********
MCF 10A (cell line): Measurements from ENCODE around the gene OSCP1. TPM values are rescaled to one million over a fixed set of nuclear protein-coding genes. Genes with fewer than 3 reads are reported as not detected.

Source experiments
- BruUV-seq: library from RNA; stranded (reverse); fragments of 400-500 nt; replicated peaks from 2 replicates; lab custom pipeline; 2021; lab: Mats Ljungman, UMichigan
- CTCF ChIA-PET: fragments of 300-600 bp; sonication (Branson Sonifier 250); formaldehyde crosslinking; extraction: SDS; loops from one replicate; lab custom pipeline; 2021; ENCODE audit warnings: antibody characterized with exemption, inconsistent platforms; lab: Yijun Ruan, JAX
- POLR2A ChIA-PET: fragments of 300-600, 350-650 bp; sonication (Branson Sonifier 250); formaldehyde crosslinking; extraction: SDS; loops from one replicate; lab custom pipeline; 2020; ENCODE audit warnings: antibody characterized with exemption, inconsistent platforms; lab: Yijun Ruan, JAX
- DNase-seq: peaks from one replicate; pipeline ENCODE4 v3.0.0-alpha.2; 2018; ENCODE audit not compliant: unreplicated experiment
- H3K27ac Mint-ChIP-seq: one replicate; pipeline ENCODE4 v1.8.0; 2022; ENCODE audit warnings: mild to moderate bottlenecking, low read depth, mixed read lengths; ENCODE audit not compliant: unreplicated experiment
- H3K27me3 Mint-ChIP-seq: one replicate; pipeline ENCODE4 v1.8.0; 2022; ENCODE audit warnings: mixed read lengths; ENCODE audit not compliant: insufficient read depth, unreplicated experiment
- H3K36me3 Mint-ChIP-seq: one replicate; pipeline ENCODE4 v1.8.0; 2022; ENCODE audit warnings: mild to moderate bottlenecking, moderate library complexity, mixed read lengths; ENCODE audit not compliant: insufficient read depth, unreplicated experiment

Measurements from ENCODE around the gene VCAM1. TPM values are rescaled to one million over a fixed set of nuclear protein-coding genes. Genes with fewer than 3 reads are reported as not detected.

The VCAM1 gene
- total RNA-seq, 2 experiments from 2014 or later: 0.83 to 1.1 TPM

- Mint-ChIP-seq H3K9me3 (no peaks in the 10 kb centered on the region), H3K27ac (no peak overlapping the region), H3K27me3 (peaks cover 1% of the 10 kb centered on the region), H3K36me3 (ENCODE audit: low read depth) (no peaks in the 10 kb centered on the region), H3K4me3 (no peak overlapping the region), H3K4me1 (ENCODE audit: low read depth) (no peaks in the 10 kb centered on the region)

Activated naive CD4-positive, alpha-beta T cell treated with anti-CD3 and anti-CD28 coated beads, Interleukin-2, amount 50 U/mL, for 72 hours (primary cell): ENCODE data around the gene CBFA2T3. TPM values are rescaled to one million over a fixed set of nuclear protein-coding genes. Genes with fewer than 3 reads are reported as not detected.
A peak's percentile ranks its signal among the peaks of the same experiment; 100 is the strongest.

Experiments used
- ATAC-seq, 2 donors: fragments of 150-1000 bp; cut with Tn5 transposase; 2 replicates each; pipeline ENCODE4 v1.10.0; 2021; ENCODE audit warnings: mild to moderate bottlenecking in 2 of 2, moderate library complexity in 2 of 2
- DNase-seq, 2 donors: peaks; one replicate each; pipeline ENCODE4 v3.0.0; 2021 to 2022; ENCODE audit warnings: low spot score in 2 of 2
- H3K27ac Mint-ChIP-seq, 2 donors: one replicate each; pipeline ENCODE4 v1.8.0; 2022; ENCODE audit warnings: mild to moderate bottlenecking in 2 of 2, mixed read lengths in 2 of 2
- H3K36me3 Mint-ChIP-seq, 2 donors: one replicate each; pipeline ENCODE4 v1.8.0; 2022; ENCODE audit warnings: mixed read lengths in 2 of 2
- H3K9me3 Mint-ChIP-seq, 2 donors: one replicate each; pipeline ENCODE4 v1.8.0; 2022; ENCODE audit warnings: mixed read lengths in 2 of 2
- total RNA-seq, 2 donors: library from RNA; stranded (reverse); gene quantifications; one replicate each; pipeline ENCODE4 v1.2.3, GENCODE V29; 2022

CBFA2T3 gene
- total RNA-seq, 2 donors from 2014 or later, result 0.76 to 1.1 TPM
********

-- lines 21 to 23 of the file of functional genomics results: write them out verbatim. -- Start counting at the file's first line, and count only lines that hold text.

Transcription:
- H3K9me3 Mint-ChIP-seq, 2 donors: one replicate each; pipeline ENCODE4 v1.8.0; 2022; ENCODE audit warnings: mixed read lengths in 2 of 2
- total RNA-seq, 2 donors: library from RNA; stranded (reverse); gene quantifications; one replicate each; pipeline ENCODE4 v1.2.3, GENCODE V29; 2022

CBFA2T3 gene